No Time Dad

A blog about web development written by a busy dad

An Introduction to Mobile First Design and Media Queries

Overview

I mostly ignored the term “mobile first” for the longest time. I have seen frameworks like tailwindcss and Bootstrap tout themselves as mobile first, but I never really knew or took the time to understand what the meant.

The basic idea with mobile first, as the name implies, is that you start designing your page or component on a small viewport first then add additional breakpoints (media queries) to handle larger screens. You’re basically build your layout for mobile first, then work on adjusting that layout as the screen size increases towards tablet, desktop, or any other extra large screens.

I think tailwindcss does a really nice job of making this concept easier to understand due to their use of utility class. Take the div below as an example:

<div class="bg-red sm:bg-blue">...</div>

What this is saying is that if the viewport is smaller than the sm definition then the background-color of the div will be red. And for any viewport larger than the sm definition the background-color will be blue.

The magic that makes this happen is done by setting the min-width property on the @media query. An example min-width media query would look like this:

@media (min-width: 640px) {
  .sm:bg-blue {
    background-color: blue;
  }
}

What the above media query is saying is:

When the viewport is 640px wide or more, change the background-color to blue.

So, if you’re using a mobile first framework or want to take a mobile first approach in your work, you should start by creating your site with your viewport set small like a mobile device and expand out the size and design from there. If you watch any of the Tailwind Labs or any of Adam Wathan’s (the creator of tailwindcss) videos you’ll see that they usually being a project with the dev tools open and the device display set to mobile.

Mobile First Example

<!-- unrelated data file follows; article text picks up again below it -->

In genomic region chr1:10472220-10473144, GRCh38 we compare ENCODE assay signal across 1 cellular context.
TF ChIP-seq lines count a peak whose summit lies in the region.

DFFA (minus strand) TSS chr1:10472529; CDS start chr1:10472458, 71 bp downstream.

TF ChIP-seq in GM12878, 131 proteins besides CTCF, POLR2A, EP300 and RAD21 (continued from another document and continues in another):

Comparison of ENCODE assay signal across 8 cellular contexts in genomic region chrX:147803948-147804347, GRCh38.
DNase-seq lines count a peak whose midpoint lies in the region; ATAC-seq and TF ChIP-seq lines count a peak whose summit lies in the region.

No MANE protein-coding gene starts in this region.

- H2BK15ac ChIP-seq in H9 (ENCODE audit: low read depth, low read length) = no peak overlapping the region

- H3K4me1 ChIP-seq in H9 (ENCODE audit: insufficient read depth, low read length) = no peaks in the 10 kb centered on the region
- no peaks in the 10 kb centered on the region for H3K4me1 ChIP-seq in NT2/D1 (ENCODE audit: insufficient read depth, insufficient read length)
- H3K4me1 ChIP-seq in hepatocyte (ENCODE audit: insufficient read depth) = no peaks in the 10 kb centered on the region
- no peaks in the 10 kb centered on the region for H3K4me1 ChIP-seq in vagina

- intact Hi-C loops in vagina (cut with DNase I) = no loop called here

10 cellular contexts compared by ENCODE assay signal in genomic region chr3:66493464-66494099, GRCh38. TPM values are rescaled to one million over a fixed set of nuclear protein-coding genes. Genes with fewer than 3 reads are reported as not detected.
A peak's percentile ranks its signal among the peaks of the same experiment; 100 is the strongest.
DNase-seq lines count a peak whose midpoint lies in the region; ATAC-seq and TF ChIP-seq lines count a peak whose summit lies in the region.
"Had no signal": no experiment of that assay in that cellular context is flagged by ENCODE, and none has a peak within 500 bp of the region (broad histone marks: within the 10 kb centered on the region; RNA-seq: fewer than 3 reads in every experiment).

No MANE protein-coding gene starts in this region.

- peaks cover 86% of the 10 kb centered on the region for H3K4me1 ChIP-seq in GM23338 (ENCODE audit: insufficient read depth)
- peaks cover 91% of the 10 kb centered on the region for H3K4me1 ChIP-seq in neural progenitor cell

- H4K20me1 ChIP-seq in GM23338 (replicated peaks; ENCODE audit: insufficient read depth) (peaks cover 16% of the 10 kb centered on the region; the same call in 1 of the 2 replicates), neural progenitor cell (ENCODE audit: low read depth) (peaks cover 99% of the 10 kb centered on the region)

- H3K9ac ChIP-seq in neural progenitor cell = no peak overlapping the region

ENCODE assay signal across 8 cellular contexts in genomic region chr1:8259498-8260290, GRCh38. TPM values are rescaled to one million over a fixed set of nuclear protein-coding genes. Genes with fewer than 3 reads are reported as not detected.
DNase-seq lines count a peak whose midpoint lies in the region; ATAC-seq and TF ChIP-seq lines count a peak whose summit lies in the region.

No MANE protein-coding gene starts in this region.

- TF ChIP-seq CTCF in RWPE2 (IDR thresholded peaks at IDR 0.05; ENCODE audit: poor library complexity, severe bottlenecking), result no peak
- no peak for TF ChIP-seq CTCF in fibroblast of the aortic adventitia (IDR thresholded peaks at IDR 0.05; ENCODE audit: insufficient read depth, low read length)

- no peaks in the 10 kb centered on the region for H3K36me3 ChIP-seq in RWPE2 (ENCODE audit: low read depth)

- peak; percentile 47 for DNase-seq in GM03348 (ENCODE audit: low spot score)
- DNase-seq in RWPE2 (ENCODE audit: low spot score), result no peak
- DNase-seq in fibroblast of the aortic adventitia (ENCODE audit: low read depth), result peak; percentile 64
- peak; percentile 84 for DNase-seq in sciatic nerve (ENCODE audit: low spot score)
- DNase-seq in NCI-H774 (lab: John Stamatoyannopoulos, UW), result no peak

As a quick example of mobile first design we’ll create two divs; a container with a child box element.

<div class="container">
  <div class="box"></div>
</div>
.container {
  height: 300px;
  width: 100%;
  background-color: lightcyan;
  display: flex;
  align-items: center;
  justify-content: center;
}

.box {
  padding: 6rem;
  border: 8px dashed darkorange;
  border-radius: 0.5rem;
}

As it is right now, no matter what size the viewport is the border will always be darkorange. We’d instead like it if the border changed colors as the viewport increases in size. To do this, we’ll add two @media selectors to our css.

Our html will remain the same, but our css will now look as follows:

.container {
  height: 300px;
  width: 100%;
  background-color: lightcyan;
  display: flex;
  align-items: center;
  justify-content: center;
}

.box {
  padding: 6rem;
  border: 8px dashed darkorange;
  border-radius: 0.5rem;
}

/* New media query! */
@media (min-width: 640px) {
  .box {
    border: 8px dashed darkorchid;
  }
}

/* New media query! */
@media (min-width: 780px) {
  .box {
    border: 8px dashed darkseagreen;
  }
}
<div class="container">
  <div class="box"></div>
</div>

Now when we are on screen less than 640px the border color will be darkorange, but once we expand the viewport to 640px or more we’ll see the border color change to darkorchid. If we keep expanding the viewport to 780px and beyond the border color change to darkseagreen (which is probably what you see now in the example below if you’re viewing on desktop).

For the example below, if you do happen to be on desktop, you can view the color change by re-sizing your browser window as described above.

Is Mobile First a Good Idea?

Maybe. I’m not sure. I honestly just forget to do it sometimes, but when I have remembered to start with mobile first I have found that my layouts are a bit better. I think this is because designing for mobile is hard, and getting it out of the way first sort of takes away some of the cognitive load needed if you had to do it later. I feel like there is a lot more to think about when designing for mobile, and especially if you are designing for the transition from desktop to mobile. I guess I’ll need to practice mobile first a bit more and see if it really wows me.